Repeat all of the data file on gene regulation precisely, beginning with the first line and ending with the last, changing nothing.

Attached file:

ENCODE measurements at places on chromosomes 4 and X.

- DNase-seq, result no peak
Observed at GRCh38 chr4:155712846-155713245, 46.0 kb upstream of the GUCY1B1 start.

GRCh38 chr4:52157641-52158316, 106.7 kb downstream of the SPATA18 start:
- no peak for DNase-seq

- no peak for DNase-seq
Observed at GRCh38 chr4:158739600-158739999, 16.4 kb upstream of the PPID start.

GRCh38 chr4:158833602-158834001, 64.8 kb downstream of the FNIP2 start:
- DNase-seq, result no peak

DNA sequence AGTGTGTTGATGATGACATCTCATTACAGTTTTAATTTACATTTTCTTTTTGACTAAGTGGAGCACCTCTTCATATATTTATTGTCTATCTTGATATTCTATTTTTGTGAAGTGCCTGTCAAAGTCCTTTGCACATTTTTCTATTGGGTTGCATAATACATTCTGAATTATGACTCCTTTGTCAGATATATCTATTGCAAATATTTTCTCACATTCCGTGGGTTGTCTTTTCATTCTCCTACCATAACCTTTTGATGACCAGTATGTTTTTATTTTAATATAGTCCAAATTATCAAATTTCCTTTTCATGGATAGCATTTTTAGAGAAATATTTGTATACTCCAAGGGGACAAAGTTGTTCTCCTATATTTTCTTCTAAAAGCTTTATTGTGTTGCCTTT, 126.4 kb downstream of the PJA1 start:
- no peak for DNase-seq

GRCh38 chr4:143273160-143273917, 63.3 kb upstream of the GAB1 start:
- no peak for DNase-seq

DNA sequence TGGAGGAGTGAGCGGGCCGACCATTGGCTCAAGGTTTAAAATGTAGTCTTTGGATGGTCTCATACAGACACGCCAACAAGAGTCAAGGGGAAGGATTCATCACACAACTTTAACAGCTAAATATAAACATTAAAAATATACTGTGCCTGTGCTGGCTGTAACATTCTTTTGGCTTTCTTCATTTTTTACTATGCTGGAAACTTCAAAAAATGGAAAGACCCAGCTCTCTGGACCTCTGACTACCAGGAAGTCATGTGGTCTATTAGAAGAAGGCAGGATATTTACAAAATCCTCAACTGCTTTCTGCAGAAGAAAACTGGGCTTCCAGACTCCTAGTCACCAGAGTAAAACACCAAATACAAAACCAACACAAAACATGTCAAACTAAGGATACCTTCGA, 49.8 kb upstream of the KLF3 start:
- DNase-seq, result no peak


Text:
ENCODE measurements at places on chromosomes 4 and X.

- DNase-seq, result no peak
Observed at GRCh38 chr4:155712846-155713245, 46.0 kb upstream of the GUCY1B1 start.

GRCh38 chr4:52157641-52158316, 106.7 kb downstream of the SPATA18 start:
- no peak for DNase-seq

- no peak for DNase-seq
Observed at GRCh38 chr4:158739600-158739999, 16.4 kb upstream of the PPID start.

GRCh38 chr4:158833602-158834001, 64.8 kb downstream of the FNIP2 start:
- DNase-seq, result no peak

DNA sequence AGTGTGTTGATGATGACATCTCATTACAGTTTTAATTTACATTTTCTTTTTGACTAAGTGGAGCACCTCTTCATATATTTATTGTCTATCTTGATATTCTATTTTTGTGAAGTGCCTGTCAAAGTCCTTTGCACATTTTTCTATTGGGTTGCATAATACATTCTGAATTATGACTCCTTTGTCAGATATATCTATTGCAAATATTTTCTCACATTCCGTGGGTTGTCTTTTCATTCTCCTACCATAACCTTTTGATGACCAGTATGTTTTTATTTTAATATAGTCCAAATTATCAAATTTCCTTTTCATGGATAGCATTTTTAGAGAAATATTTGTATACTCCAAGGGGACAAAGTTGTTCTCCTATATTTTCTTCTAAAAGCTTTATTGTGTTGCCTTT, 126.4 kb downstream of the PJA1 start:
- no peak for DNase-seq

GRCh38 chr4:143273160-143273917, 63.3 kb upstream of the GAB1 start:
- no peak for DNase-seq

DNA sequence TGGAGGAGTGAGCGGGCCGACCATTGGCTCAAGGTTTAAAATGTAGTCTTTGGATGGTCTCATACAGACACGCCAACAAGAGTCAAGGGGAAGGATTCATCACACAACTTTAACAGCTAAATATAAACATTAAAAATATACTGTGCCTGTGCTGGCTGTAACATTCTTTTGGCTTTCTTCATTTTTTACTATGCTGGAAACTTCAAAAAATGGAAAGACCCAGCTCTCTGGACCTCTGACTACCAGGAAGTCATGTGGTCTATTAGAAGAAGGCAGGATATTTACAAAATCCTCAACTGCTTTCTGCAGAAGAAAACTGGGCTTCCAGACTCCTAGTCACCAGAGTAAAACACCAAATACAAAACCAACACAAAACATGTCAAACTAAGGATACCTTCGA, 49.8 kb upstream of the KLF3 start:
- DNase-seq, result no peak